If TV cameras followed me while traveling, the resulting show would be of the same genre as the live streaming of a toddler trying to fit a square peg into a round hole. None of my cultural anthropology classes really covered the logistics of traveling, we only talked about ethnography, theory, and the social implications of tourism. It’s not that I don’t have common traveler’s sense, it’s that my sense is too rudimentary to be trusted with any task more complicated than banging two pieces of wood together.
My buddy, Matt, wrote me an “exquisite email” explaining to the T what exactly I needed to do to find him at Shinjuku train station. Short of asking for a few directions in caveman English (I only know enough Japanese to get through a Styx song), I end up with several thousand yen, a N’EX ticket to get out of the airport, and a plastic train pass, similar to Boston’s Charlie Card.
My train didn’t leave for another hour so I went to Starbucks and got myself a grande caramel frappaccino. This is was the only time in my life I had ever ordered something from Starbucks using their sizes. I find tall, grande, and venti to be pretentious. JUST SAY SMALL, MEDIUM, AND LARGE. However, I knew Cambodians had a difficult time when I said “Big” vs. “Large” so I succumbed to the language barrier.
I wanted to call Matt to tell him what time my train was leaving, but I couldn’t find one of those “convenient” green pay phones that he so thoughtfully pictured in his exquisite email. I said, “screw it” and went to find the train terminal.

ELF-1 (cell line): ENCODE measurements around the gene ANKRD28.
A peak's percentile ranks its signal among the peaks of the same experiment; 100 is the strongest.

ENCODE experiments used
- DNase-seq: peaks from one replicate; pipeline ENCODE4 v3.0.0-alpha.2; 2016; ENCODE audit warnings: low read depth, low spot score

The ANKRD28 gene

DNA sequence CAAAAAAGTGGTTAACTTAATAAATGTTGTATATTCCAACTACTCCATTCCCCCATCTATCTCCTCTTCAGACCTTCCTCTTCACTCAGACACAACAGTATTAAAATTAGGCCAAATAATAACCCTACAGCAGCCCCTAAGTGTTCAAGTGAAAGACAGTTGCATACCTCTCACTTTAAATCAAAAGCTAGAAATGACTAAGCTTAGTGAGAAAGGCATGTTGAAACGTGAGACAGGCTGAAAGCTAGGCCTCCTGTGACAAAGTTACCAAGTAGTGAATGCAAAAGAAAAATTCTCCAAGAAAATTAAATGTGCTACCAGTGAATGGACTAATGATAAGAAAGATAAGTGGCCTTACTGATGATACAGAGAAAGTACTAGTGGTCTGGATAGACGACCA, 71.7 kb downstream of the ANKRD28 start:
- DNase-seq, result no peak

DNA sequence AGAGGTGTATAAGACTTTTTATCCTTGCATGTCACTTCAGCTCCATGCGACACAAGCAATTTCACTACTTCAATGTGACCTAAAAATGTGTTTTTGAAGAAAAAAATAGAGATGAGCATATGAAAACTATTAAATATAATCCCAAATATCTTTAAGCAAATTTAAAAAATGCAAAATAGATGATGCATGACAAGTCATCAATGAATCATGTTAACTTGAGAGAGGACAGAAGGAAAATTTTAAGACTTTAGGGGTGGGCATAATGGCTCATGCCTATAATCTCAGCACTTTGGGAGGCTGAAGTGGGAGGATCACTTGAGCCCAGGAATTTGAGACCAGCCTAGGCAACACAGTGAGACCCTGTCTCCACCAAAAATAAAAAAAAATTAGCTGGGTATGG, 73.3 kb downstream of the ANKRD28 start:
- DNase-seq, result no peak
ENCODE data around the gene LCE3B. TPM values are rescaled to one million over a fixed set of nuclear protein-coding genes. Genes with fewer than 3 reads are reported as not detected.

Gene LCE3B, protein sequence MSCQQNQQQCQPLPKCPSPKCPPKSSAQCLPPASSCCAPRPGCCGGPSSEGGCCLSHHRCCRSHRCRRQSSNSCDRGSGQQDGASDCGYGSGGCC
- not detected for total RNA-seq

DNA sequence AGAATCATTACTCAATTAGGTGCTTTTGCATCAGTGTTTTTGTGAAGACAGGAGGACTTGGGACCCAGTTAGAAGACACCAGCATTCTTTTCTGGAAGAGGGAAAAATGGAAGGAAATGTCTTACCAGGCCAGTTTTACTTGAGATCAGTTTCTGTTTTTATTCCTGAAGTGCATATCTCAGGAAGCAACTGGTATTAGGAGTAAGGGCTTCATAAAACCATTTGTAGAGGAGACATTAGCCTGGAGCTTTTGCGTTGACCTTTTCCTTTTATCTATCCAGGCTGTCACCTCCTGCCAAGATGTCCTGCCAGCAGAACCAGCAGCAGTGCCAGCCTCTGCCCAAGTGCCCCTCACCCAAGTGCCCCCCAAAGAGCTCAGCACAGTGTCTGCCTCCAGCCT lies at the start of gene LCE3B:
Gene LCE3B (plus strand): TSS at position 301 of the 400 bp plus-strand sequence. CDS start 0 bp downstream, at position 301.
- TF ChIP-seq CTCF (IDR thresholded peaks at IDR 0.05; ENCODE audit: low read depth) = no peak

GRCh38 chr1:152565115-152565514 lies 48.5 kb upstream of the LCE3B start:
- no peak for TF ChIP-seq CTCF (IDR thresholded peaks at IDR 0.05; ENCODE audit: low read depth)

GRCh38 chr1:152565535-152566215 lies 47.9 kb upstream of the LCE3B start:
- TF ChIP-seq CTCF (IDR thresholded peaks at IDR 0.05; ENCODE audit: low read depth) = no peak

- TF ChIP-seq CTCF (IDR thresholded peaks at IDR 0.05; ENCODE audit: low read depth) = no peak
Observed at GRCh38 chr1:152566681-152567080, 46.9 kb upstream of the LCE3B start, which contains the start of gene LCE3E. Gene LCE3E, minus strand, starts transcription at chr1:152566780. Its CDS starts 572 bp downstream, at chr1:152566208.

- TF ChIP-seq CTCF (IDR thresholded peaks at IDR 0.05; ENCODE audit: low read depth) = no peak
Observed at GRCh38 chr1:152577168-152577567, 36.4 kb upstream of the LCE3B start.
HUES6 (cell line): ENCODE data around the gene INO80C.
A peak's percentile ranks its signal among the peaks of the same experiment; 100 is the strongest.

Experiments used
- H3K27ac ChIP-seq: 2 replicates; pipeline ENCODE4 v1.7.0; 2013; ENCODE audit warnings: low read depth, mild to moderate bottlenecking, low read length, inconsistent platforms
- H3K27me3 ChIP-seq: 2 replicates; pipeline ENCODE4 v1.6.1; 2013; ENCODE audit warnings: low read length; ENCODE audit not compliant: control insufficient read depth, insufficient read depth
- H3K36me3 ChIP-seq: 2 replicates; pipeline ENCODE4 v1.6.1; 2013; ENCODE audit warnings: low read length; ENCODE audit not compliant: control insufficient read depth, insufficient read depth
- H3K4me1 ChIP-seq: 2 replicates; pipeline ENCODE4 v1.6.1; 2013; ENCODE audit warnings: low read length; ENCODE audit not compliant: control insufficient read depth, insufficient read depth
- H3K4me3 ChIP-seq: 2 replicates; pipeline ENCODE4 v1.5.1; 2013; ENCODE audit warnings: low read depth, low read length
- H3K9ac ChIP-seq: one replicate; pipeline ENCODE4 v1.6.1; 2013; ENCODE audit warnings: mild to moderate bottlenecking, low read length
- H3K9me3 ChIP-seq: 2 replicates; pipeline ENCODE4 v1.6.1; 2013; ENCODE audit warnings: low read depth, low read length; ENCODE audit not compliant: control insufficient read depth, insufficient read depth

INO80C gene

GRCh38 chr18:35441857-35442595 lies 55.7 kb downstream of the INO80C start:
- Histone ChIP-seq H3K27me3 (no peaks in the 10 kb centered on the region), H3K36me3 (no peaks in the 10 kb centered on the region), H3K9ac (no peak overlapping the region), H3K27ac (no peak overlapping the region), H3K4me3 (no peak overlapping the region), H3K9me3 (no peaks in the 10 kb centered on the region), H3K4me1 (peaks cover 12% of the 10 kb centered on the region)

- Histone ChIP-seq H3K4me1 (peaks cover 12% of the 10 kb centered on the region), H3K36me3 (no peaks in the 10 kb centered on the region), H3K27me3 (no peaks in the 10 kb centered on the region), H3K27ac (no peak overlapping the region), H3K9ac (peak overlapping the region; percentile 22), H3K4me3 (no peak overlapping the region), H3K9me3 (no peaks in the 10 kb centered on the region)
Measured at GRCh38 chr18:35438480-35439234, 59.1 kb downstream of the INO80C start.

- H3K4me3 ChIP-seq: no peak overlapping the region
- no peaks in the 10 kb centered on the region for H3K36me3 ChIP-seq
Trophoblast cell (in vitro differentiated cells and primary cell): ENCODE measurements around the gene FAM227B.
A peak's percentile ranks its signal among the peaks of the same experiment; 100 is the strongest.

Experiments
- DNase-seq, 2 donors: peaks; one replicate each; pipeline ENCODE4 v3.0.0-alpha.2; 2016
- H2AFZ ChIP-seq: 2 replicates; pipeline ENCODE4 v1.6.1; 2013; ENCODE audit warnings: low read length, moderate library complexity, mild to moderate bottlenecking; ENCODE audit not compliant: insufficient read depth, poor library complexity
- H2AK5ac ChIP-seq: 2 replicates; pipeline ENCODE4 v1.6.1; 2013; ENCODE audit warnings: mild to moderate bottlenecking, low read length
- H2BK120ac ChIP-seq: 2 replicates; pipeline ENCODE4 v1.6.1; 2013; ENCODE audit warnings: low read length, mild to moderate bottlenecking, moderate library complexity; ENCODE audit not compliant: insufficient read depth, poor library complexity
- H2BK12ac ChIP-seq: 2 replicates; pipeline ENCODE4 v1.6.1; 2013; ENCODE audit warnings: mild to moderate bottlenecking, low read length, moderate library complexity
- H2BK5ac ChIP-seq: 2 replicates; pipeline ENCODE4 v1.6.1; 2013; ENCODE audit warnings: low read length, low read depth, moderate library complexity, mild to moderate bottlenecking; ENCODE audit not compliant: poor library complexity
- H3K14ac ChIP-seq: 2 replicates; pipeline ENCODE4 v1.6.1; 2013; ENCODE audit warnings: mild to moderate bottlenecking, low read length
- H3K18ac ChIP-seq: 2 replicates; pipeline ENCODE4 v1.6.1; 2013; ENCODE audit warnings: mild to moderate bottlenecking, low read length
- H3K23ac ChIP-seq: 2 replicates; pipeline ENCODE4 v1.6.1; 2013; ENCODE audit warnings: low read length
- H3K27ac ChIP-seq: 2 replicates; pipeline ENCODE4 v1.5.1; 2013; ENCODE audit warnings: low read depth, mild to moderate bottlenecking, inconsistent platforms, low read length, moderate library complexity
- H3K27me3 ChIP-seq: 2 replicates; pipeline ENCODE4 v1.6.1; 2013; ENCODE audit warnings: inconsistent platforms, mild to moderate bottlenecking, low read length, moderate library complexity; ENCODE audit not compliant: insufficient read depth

I followed two girls who each did something different with their train tickets. One showed the attendant her pass and went through. The other put her pass into the little pass slot and the gates opened. I just stood there and thought, what’s going to make me look less like some country bumpkin from nowhere USA? So I pulled out the train pass, showed it to the attendant, stared at her like a maniac, then slowly moved the pass to the pass slot without taking my eyes off of her. It didn’t go through. She yells, “TOUCH, TOUCH!” Ah! You scan the card.
I walked up and down platform for about 10 minutes, until I finally decided the glass box everyone was sitting in wasn’t the Diner’s Club or something.
I thought, it really doesn’t look much fancier than the chairs outside of the box. I looked at it, walked over, and when the door didn’t open, I panicked. Then I saw, “Automatic, Push.” I pushed. The door opened Starship Enterprise style. Sweet.
The train pulled up about 15 minutes before it was to leave. I, being the enthusiastic traveler, picked up my stuff and walked to the door before everyone was even out. No one was following suit. If you’ve ever been in a group of traveling Asians, you know they line up at the door the first chance they get. I backed away casually to assess the situation. Can I go on?
The public transit authorities must have anticipated a naïve foreigner (or over-zealous Asian travelers) and found a solution:
I looked at my ticket and didn’t know what car I was supposed to be on. You look at it and tell me what you think:
If you thought car 8, seat 27, you’re wrong. That’s the date (a connection I’m just now figuring out). I showed it to the attendant and I think he said something in Japanese that’s loosely translated to, “You American Fool!” And took me to car 7, seat 7A.
Still having little to no idea what’s happening, I saw a note I jotted down from the exquisite email that said to be sure the ticketing agent puts me in the back cars since the front cars split off at Tokyo station. There’s really no way of knowing if I’m definitely I the right car because this image never gets translated into English:
Thanks a lot, Styx. I haven’t seen any robots yet, but I’ll be sure to thank him for nothing.